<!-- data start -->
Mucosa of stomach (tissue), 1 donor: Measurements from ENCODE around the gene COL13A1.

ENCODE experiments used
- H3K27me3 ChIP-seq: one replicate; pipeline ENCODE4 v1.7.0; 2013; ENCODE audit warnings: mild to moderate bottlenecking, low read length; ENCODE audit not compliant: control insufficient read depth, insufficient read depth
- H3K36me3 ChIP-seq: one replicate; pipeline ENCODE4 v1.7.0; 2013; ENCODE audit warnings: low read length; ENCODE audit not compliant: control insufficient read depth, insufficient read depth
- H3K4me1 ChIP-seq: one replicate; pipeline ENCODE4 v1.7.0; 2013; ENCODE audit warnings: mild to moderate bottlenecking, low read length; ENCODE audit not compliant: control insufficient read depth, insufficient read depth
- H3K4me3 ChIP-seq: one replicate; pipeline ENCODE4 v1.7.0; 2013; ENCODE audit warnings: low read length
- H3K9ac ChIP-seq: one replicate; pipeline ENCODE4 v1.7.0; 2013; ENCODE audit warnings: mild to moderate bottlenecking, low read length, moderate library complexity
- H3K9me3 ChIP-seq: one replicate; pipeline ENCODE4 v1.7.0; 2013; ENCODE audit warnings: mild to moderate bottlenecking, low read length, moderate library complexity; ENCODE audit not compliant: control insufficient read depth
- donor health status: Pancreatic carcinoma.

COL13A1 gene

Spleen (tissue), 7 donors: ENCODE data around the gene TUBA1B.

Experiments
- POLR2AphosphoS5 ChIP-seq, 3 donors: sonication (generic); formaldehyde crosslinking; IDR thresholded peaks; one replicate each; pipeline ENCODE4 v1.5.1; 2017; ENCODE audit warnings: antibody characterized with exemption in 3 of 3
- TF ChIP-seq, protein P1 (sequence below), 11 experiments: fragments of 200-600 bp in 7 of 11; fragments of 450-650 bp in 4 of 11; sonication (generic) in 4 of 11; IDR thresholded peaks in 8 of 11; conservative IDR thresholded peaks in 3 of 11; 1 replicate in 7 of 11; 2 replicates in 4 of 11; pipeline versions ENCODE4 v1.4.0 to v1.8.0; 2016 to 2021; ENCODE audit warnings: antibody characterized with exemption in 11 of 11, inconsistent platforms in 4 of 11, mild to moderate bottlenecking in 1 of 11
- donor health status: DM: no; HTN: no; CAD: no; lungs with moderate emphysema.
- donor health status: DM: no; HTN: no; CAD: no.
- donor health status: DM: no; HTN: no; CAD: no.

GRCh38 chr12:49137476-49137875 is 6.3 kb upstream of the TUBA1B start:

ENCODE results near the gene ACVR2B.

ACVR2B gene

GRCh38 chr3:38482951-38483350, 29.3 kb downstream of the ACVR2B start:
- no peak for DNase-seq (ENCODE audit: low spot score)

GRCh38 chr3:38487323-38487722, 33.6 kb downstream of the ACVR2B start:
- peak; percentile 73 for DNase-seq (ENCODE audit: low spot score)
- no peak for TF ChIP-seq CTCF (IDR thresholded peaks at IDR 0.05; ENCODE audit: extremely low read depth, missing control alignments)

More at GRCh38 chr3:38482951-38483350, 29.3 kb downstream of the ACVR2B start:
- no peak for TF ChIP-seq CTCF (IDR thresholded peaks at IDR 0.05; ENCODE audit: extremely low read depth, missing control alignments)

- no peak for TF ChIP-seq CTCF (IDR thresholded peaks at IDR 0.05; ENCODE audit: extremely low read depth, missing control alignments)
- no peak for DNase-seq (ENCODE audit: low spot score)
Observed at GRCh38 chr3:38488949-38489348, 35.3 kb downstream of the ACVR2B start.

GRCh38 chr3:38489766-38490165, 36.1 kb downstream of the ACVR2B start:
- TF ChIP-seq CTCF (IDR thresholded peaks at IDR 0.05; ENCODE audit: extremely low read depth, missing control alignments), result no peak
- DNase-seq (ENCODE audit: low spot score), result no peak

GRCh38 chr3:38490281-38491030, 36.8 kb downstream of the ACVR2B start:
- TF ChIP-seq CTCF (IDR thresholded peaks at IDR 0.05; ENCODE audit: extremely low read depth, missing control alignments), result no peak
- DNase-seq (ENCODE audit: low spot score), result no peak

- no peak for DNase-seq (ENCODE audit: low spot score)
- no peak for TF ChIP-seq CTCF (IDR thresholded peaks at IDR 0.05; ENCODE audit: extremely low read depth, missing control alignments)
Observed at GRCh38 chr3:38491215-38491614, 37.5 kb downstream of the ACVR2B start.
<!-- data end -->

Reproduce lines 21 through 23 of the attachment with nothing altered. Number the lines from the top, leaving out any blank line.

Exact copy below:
GRCh38 chr3:38482951-38483350, 29.3 kb downstream of the ACVR2B start:
- no peak for DNase-seq (ENCODE audit: low spot score)

GRCh38 chr3:38487323-38487722, 33.6 kb downstream of the ACVR2B start: